Having had some experience of darkroom processes and photographic experiments as part of his degree course, John became excited about the prospect of investigating pinhole photography with his children as an educational activity. It soon became clear that, far from being a trivial curiosity, pinhole photography had great potential as a means of artistic expression. Even though he understands the processes involved, he is still frequently amazed at how an MDF box, some copper sheet and a few chemicals can combine to create such evocative images.
With exposure times ranging from two or three minutes to several hours, John sees pinhole photography as the perfect antidote to ‘instant’ digital photography, which, in many ways, short cuts the creative process. The time taken to make an exposure not only gives him the chance to properly look at what he is photographing, but for the subject itself to interact with the medium: Water flows like quicksilver, grass and leaves blur as they move in the breeze, people sometimes walk in and out of shot leaving ghostly traces. The pinhole captures everything in equal measure; there is no foreground or background and every part of the image is the subject.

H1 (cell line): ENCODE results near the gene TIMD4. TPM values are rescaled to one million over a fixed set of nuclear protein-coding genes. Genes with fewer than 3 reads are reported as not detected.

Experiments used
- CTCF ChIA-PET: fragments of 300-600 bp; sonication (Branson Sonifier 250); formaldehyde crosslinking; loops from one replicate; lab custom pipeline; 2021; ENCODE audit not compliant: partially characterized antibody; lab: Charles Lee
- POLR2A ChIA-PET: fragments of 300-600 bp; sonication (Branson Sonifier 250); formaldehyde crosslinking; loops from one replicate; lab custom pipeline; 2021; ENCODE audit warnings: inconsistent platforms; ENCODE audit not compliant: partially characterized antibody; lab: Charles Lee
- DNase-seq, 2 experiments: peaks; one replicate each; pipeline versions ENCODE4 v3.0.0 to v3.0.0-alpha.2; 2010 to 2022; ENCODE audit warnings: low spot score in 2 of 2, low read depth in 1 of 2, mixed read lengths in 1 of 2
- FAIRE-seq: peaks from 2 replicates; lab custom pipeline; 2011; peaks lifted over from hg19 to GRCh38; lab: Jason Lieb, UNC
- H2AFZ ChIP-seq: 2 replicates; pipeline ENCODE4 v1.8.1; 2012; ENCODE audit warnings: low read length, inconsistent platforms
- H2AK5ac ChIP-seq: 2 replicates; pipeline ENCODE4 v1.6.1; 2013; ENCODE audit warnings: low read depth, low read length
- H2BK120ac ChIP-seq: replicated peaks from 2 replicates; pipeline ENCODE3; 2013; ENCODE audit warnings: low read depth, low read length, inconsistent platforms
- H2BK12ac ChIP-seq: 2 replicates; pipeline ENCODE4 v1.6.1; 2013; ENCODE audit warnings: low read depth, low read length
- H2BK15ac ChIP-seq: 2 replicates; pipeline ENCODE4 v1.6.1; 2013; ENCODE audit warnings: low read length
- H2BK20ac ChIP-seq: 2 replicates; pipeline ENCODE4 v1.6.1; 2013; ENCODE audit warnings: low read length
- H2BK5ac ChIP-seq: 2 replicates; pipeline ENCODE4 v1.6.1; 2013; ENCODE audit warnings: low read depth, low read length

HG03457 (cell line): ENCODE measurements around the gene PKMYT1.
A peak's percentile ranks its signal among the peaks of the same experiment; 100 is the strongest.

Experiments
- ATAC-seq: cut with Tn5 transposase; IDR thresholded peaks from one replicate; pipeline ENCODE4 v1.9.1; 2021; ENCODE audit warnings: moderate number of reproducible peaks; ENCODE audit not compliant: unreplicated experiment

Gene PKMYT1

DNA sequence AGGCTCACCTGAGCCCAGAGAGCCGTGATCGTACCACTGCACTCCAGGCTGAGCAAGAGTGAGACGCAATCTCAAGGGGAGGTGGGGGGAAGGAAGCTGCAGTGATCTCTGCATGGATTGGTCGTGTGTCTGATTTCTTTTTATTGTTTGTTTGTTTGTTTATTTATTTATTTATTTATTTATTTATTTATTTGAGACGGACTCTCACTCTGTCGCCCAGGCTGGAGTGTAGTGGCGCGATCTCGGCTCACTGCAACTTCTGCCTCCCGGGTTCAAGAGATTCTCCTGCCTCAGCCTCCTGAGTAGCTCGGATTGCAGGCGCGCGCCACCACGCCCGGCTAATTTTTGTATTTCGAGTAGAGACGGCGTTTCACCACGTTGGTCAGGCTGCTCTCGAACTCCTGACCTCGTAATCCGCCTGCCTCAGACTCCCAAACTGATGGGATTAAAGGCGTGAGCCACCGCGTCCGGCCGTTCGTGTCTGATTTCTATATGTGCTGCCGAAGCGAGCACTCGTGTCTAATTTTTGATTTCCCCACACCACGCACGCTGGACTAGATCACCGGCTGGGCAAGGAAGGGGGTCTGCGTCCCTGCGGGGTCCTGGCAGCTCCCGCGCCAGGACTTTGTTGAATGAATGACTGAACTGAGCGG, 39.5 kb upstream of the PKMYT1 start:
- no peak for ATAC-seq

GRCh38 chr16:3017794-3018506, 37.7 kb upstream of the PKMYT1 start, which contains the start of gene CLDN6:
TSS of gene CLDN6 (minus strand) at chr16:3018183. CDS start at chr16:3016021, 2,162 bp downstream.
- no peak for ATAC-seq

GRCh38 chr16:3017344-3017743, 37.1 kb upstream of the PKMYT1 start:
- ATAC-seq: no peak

The limited edition Fine Art Giclée prints exhibited here are each from a run of 50, individually numbered and signed on the reverse. The images are taken from his original paper negatives, converted into a digital format, and professionally printed on archival quality Hahnemühle Photo Rag (308gsm).